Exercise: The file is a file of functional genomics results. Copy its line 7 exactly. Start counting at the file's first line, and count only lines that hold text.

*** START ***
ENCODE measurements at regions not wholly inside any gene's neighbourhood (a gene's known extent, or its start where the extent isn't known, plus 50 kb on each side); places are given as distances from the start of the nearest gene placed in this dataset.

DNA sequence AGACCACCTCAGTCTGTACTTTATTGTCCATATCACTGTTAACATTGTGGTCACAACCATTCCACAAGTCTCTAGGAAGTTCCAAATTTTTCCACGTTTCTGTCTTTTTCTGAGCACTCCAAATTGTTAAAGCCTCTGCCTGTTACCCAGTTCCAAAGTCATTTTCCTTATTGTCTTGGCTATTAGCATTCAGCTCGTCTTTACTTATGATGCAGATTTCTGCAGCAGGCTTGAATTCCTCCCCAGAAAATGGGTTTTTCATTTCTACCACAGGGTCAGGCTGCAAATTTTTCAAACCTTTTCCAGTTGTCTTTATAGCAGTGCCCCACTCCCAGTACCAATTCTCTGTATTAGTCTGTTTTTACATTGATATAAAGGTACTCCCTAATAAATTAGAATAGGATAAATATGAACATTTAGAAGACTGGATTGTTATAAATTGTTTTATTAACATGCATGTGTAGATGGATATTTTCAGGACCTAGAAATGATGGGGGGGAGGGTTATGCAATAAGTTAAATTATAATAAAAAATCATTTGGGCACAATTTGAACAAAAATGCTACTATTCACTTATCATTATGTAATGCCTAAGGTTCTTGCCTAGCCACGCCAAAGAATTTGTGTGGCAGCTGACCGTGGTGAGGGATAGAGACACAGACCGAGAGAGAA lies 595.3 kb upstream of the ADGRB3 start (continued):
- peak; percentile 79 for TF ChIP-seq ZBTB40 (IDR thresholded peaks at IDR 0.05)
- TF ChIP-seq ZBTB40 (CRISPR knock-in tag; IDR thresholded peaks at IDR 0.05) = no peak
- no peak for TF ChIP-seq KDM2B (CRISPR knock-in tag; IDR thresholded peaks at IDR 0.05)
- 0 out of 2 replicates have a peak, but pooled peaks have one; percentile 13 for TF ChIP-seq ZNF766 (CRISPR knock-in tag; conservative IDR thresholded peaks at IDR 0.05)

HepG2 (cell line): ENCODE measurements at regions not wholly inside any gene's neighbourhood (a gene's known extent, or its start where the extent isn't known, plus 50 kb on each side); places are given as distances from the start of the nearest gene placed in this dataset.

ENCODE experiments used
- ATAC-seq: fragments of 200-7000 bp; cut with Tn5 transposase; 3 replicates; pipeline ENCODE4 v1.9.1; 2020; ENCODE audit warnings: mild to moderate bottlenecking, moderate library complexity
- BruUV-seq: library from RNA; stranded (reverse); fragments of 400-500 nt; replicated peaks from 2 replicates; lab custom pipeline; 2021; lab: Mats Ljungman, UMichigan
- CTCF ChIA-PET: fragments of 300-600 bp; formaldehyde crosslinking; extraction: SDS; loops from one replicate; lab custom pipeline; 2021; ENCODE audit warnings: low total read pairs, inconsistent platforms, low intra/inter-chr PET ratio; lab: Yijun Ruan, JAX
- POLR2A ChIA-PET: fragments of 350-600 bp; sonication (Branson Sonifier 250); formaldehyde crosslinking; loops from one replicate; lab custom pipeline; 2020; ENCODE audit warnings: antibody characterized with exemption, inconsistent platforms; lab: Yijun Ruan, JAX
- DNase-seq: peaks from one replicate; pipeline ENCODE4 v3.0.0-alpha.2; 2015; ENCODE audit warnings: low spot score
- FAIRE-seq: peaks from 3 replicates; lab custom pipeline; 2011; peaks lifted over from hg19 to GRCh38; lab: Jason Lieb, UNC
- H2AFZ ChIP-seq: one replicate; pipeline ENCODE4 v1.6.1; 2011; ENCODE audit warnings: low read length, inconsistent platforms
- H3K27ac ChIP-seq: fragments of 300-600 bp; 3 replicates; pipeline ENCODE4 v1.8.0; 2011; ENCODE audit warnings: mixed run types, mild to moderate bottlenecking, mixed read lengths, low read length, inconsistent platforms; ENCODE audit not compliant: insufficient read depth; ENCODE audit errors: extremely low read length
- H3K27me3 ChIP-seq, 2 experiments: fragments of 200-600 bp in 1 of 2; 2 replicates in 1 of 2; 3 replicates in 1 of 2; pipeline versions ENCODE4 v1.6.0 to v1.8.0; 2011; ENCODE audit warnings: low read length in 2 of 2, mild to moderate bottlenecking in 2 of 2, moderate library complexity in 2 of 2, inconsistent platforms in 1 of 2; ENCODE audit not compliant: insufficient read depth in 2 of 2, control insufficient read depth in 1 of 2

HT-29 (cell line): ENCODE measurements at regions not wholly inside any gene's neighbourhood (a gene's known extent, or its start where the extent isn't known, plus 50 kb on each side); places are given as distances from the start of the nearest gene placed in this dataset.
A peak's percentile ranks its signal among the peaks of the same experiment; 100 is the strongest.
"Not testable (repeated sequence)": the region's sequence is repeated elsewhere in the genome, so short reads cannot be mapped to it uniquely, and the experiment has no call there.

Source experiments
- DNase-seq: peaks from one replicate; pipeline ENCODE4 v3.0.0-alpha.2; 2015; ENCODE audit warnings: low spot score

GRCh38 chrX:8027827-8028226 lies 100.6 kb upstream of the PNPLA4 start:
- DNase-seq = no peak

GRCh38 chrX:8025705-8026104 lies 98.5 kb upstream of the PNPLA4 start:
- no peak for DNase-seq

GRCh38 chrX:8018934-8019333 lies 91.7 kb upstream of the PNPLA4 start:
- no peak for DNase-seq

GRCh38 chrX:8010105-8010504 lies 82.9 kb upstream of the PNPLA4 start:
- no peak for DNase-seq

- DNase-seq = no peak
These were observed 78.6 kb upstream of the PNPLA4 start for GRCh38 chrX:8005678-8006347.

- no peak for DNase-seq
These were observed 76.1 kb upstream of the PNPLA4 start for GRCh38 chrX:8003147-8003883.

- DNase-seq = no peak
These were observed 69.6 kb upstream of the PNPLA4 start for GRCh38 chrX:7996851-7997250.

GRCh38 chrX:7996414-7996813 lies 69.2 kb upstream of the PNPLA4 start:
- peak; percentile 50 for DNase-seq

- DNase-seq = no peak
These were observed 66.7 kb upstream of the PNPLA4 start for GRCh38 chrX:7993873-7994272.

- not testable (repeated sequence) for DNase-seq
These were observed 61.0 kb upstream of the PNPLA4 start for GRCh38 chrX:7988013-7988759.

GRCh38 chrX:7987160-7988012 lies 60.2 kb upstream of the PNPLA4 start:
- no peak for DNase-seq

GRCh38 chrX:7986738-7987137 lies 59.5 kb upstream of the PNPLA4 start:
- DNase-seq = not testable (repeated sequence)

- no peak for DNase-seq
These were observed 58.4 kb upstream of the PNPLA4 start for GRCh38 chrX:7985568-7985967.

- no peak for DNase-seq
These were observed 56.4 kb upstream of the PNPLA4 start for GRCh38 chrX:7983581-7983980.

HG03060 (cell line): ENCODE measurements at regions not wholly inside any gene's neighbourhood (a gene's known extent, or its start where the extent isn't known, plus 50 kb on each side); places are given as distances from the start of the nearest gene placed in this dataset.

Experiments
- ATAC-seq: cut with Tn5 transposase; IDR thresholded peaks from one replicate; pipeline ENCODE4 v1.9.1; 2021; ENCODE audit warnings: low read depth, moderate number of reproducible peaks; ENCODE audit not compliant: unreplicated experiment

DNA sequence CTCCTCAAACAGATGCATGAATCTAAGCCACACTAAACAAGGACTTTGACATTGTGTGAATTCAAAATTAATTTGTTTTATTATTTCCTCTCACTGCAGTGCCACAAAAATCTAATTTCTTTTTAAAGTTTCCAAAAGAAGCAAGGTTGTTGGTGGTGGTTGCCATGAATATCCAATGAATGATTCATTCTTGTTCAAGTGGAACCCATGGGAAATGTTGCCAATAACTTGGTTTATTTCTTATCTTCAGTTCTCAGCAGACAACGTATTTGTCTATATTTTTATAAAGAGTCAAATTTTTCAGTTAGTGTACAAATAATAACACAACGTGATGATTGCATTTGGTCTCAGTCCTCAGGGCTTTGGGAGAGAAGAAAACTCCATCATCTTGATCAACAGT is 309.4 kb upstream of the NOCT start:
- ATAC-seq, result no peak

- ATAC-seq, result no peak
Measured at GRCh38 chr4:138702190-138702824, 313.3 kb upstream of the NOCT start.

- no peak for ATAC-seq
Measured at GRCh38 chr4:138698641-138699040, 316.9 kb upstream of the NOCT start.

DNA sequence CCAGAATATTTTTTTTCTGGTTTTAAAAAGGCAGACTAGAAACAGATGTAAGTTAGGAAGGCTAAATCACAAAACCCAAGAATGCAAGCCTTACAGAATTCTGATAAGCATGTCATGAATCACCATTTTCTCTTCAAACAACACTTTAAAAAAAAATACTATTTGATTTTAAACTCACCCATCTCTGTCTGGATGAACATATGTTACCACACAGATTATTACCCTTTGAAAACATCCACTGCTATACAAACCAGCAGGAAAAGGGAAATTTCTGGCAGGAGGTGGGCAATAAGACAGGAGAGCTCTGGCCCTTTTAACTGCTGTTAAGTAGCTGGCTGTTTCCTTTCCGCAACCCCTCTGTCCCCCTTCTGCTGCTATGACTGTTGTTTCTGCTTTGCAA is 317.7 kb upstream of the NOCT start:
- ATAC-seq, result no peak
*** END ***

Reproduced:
HepG2 (cell line): ENCODE measurements at regions not wholly inside any gene's neighbourhood (a gene's known extent, or its start where the extent isn't known, plus 50 kb on each side); places are given as distances from the start of the nearest gene placed in this dataset.